I recently reported that organic farm production continues to grow in the U. S. Farms that were converted to organic production grew by 2% in 2018, bringing the total organic acres to 6.5 million. But converting farms from conventional production to organic isn’t easy, since farmers face several challenges before they’ll reap the rewards of higher prices for what they grow. First, they have to use organic farming practices for three years without being able to sell what they grow as organically produced crops. Second, they also often see yield declines during the conversion process because of they’re not allowed to plant many of the seed varieties that conventional farmers use, and they have limitations concerning the types of fertilizers and pesticides they apply to their crops. To help farmers negotiate these challenges, Rabo Agrifinance recently announced that they’ve developed a new loan program directed at farmers who want to make this transition. The program gives farmers the flexibility to receive the needed capital for upfront costs associated with changing production practices, while providing repayment schedules that coincide with when they will receive the additional revenue from selling certified organic products.
House and Senate Democrats have been upset for several months about how the USDA has handled climate-related science studies at this big agency. Now, the department’s inspector general confirmed that the IG’s office is looking into whether changes in policy have affected climate science and communication within the agency. Last June, Senate Agriculture Committee ranking member Debbie Stabenow, a Democrat from Michigan and 18 other senators had asked the Inspector General to look into “potential instances of suppression and alteration of scientific reports, documents, or communications” produced by USDA. The concern surrounds a Politico investigation, which reported that USDA officials had tried to dissuade research partners at an outside university from disseminating their findings about nutrition losses in rice stemming from elevated CO2 levels.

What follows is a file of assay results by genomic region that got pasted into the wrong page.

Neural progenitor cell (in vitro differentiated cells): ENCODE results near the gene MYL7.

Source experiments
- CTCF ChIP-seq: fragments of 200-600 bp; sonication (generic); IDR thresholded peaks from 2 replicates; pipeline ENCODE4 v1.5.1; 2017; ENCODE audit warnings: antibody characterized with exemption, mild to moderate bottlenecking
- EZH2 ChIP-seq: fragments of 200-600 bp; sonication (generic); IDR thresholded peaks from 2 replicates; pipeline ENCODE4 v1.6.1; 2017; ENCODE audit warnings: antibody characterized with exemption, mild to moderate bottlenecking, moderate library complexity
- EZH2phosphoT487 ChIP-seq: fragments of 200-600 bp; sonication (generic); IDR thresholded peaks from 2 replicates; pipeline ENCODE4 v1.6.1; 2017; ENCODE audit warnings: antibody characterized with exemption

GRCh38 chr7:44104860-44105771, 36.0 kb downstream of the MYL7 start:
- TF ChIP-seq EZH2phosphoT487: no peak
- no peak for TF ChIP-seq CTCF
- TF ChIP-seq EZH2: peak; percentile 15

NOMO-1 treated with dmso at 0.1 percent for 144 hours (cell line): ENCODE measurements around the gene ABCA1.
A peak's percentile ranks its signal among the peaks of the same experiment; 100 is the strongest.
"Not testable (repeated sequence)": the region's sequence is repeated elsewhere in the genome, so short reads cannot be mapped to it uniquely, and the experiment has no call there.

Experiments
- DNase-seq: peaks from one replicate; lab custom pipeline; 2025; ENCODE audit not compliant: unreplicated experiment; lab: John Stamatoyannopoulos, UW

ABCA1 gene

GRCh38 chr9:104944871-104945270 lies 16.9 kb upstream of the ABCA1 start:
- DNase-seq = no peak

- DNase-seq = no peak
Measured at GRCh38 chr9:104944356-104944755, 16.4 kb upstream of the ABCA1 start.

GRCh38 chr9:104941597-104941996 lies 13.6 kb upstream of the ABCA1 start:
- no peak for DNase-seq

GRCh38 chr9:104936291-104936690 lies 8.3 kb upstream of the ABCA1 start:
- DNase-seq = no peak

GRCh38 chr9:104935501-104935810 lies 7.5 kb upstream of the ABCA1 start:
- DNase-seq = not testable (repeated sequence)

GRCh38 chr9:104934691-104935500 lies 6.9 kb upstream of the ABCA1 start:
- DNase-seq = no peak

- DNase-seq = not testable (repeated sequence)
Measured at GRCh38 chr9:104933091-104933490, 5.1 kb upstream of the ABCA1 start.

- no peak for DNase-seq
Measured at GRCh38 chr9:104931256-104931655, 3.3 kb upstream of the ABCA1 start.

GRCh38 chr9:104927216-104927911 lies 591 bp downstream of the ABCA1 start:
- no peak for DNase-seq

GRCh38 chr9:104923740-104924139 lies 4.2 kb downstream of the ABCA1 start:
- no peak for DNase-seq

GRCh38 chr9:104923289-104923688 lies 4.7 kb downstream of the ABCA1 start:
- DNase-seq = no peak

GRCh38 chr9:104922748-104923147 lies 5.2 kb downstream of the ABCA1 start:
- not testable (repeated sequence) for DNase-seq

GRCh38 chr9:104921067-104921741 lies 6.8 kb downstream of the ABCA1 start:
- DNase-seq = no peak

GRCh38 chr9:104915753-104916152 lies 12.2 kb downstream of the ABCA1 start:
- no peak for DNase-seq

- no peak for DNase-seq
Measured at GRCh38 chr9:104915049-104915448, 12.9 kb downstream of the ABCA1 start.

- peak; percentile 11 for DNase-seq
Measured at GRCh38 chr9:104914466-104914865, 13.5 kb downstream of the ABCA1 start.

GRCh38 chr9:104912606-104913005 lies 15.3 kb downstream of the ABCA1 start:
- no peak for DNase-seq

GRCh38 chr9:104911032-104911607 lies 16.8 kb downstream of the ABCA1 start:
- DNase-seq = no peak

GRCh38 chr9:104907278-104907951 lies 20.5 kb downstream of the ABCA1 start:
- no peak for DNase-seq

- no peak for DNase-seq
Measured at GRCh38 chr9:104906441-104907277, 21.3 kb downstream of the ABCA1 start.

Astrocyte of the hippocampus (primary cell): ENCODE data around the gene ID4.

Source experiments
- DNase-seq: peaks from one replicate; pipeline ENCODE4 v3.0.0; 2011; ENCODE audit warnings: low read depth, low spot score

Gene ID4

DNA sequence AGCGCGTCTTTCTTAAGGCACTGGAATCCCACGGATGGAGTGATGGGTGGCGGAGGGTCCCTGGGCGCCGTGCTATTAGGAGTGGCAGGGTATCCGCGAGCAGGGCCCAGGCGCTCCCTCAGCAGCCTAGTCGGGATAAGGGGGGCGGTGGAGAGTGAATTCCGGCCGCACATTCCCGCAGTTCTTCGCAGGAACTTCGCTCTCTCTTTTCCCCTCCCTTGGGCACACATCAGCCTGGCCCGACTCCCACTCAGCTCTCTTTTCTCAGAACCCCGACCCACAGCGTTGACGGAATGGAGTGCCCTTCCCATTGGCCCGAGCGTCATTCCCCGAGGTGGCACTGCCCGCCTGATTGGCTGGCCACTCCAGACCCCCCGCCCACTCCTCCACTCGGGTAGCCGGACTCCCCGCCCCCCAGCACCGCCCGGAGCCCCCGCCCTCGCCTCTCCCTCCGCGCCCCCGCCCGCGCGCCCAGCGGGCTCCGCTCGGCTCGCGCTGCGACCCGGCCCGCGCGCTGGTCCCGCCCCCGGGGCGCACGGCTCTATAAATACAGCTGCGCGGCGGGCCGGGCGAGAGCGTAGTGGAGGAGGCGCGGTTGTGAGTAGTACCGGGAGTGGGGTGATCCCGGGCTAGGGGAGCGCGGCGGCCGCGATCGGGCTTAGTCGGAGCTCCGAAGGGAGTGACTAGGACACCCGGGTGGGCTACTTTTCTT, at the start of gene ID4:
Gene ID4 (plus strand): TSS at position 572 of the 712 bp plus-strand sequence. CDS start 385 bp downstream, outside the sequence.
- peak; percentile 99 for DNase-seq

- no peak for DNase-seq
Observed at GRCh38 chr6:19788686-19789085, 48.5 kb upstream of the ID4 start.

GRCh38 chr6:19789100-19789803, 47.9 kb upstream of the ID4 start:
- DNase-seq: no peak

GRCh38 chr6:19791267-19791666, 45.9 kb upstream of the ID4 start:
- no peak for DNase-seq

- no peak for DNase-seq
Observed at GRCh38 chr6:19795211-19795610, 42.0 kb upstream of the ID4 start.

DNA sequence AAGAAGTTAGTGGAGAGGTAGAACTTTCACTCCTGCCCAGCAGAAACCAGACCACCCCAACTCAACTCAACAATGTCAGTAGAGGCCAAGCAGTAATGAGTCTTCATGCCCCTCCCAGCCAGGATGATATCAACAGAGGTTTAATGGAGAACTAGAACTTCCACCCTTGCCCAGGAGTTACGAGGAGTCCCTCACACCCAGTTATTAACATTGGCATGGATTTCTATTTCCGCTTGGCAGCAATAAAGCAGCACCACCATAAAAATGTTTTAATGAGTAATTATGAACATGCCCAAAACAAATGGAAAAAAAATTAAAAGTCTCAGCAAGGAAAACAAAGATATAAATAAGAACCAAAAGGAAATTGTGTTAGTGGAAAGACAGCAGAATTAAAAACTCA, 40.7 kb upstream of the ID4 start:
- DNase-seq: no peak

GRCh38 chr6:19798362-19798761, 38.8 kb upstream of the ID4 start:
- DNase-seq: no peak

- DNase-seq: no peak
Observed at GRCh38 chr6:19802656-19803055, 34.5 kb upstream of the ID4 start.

Another climate related story out of Washington D. C. comes from the USDA’s Economic Research Service. Their report, “Climate Change and Agricultural Risk Management Into the 21st Century” estimates that increasing crop losses due to climate change will drive up the costs of the federal crop insurance program by as much as 37 percent in the coming decades. That’s because premiums, about 60 percent of which are paid by taxpayers and the other 40 percent by farmers, will go up. For example, the report contends that if the world conducts “business as usual” and greenhouse gases continue to rise, corn growers in Kansas and eastern Colorado could see crop insurance premiums increase by 100 percent. A link to this report is in the October 29th post at Farm News and Views. Net blog. https://www.ers.usda.gov/webdocs/publications/93547/err-266.pdf?v=9932.1
Halloween is coming up in a couple of days, and bats are often scary creatures that trick or treaters run into while they’re extorting goodies from unsuspecting neighbors. But hey, bats aren’t so bad. They’re voracious predators…Not of little goblins, but of many crop and forest pests. They’re also seed disseminators and pollinators. The journal Science suggests that loss of bats in North America could lead to agricultural losses estimated at more than $3.7 billion/year. So chill if you see a real bat and cut it some slack.